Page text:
Wounded in Action (N.W. Europe 1944-45) - 1st Battalion Worcestershire Regiment

Lieut. Freddie Henry (276393)

(12 Platoon, ‘B’ Company)

Lieut. Freddie Henry
(later Captain)

Gilbert Frederick Powlett Henry, was commissioned in to the Royal Fusilier Regiment on the 15th May 1943. Early in 1944 he was posted to the 1st Battalion Worcestershire Regiment as Platoon Commander in ‘B’ Company. Know by his men and fellow officers as “Freddie” he soon made a impression on his men and he referred to them as “The Cream”! He landed in Normandy with the 1st Battalion in June 1944 and was soon in action.

After the breakout in Normandy the 1st Battalion took part in the various actions which resulted in the capture of Mt. Pinçon. After its capture the 5th Battalion D.C.L.I. took Le Plessis Grimoult in a classic action but the southern foothills of the 'mountain' remained in German hands and heavily defended. It was necessary for this area to be cleared to provide a start line for further Corps operations and the 1st Battalion was given that task.

What had to be cleared was in fact a pocket between La Varinière and La Plessis Grimoult and an objective of a substantial farm buildings complex was specified. The ground to be 'swept' was bounded on the left by a road which was believed to be occupied by machine gun pockets and on the right by a thick wood which was known to be heavily occupied. Parallel with the road and some 25 yards from it there was a thick hedgerow and parallel with the wood and some 50 yards from it there was a further hedgerow on a shallow bank approximately 18" high. The road, the wood and the hedgerows led right up to the objective and the distance between the two hedgerows was some 100 yards. The distance between La Varinière and the objective was approximately 1000 yards and between the hedgerows and running perpendicular to them there was a series of some further three hedgerows running, as it were, horizontally across the front.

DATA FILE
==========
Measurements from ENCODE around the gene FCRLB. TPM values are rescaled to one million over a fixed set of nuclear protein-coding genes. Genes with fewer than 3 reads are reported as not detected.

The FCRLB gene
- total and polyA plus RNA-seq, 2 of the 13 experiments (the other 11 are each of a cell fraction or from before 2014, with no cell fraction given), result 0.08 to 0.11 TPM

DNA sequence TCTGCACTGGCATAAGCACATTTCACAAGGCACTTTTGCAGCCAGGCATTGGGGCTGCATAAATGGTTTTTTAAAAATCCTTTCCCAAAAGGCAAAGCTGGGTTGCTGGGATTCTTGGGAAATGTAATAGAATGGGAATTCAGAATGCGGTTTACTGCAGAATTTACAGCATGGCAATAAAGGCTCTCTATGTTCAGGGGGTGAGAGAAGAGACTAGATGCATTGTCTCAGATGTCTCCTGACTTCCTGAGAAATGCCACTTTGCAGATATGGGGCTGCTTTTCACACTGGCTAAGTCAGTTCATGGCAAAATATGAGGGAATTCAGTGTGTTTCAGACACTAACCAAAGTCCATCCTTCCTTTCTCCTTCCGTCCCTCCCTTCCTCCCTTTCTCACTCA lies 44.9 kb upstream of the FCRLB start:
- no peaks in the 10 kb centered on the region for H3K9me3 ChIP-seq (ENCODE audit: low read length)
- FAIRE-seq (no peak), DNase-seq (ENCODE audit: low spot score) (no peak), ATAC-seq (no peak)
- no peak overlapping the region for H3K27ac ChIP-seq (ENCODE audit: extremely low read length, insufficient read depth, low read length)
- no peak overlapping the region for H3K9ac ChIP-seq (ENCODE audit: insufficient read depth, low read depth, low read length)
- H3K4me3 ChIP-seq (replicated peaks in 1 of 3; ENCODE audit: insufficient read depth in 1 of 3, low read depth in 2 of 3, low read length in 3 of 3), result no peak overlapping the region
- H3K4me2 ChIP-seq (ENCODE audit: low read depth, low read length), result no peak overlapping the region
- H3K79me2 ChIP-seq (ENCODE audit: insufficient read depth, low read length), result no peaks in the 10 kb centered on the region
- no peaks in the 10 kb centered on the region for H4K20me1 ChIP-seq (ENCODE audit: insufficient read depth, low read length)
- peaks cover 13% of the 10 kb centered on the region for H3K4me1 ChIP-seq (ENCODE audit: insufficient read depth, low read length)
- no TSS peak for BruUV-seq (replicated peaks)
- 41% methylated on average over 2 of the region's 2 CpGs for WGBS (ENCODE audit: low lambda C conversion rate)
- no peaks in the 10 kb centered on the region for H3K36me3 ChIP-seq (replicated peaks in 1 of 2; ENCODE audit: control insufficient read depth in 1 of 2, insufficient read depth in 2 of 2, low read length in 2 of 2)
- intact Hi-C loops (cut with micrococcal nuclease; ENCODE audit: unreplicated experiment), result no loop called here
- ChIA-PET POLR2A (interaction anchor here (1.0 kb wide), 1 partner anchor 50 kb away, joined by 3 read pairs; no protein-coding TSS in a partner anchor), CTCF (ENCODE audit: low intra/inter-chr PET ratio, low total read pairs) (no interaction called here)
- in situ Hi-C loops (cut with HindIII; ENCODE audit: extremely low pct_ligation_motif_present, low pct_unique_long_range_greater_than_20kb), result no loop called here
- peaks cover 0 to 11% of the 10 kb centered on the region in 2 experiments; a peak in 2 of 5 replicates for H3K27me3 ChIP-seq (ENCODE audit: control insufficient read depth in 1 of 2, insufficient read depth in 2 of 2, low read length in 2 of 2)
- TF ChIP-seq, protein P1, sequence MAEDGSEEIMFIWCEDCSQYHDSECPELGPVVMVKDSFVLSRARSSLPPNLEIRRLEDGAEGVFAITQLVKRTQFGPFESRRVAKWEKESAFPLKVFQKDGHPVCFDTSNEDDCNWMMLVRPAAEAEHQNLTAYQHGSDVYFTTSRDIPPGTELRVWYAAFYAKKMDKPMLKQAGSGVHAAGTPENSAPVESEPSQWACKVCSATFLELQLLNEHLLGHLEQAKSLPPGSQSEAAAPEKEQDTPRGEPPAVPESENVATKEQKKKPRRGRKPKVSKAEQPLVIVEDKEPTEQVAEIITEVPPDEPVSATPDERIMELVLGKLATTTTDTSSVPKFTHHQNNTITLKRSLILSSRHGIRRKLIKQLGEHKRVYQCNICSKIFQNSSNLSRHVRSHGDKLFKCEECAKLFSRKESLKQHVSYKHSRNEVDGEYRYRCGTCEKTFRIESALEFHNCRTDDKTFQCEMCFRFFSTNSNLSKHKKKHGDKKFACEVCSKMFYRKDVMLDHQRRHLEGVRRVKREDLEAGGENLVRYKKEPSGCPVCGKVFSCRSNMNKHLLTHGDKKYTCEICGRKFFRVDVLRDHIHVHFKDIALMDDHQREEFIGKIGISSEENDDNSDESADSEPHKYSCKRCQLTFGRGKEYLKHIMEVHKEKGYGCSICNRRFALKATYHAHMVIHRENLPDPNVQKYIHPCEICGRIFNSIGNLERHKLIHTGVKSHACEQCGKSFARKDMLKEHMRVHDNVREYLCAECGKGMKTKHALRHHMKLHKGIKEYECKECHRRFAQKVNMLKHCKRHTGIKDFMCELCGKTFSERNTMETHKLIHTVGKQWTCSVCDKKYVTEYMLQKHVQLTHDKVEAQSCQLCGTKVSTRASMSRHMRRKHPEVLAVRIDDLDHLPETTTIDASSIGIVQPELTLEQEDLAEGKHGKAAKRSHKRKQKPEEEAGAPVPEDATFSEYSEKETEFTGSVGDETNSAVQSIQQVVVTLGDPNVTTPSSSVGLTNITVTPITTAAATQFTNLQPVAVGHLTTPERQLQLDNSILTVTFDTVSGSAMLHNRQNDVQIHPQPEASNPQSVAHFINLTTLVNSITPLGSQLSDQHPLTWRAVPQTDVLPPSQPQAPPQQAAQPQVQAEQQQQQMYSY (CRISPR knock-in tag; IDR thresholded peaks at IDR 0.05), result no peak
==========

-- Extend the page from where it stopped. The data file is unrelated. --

Attempts at clearing the ground had been made by attacking the wood on the right but such had proved unsuccessful and upon being given the task the Company Commander of Freddie's Company (Major A. A. Grubb – ‘B’ Company) decided to adopt the somewhat complicated plan of walking down through the middle between the two hedgerows!

The exercise must have been considered of some importance as the Company Commander received his orders at first light from the Divisional Commander personally at a point which in fact was the end of the sunken track which had been discovered by a Troop of the 13/18 Hussars and which had given access to the top of Mt. Pinçon. He was given the support of the Divisional Artillery (72-25 lb guns) 2 Medium Regiments Royal Artillery and 1 Heavy Regiment Royal Artillery together with the 4.2" Mortars of the Division and a Squadron of the 4/7 Royal Dragoon Guards!

Not unreasonable support for a Company of about 86 men which was its strength at that time in spite of reinforcement only the day before. This was all the Battalion Commander could spare. The total fire power was given for a full half hour and the plan was that such should be directed entirely at the objective and that the flanks should be protected by the tanks.

The start line selected by the Company Commander was one of the horizontal hedges and at the precise moment when this was about to be crossed, it was shelled very heavily. The operation was postponed for 15 minutes accordingly and indeed a further 15 minutes of the total gun fire was granted by Division.

The 86 men of the Company were not sufficient to constitute 3 Platoons and accordingly they were split into 2 Platoons with a somewhat stronger Company Headquarters than normal. Apart from Freddie the Company Commander only had one other Officer who in fact had just been posted to him as Second-in-Command and he considered it unfair to ask this officer to command a Platoon at such short notice. The two Platoons were commanded accordingly by Freddie and a Sergeant who had been Freddie's Platoon Sergeant up until that time. He was a very experienced and first rate regular soldier.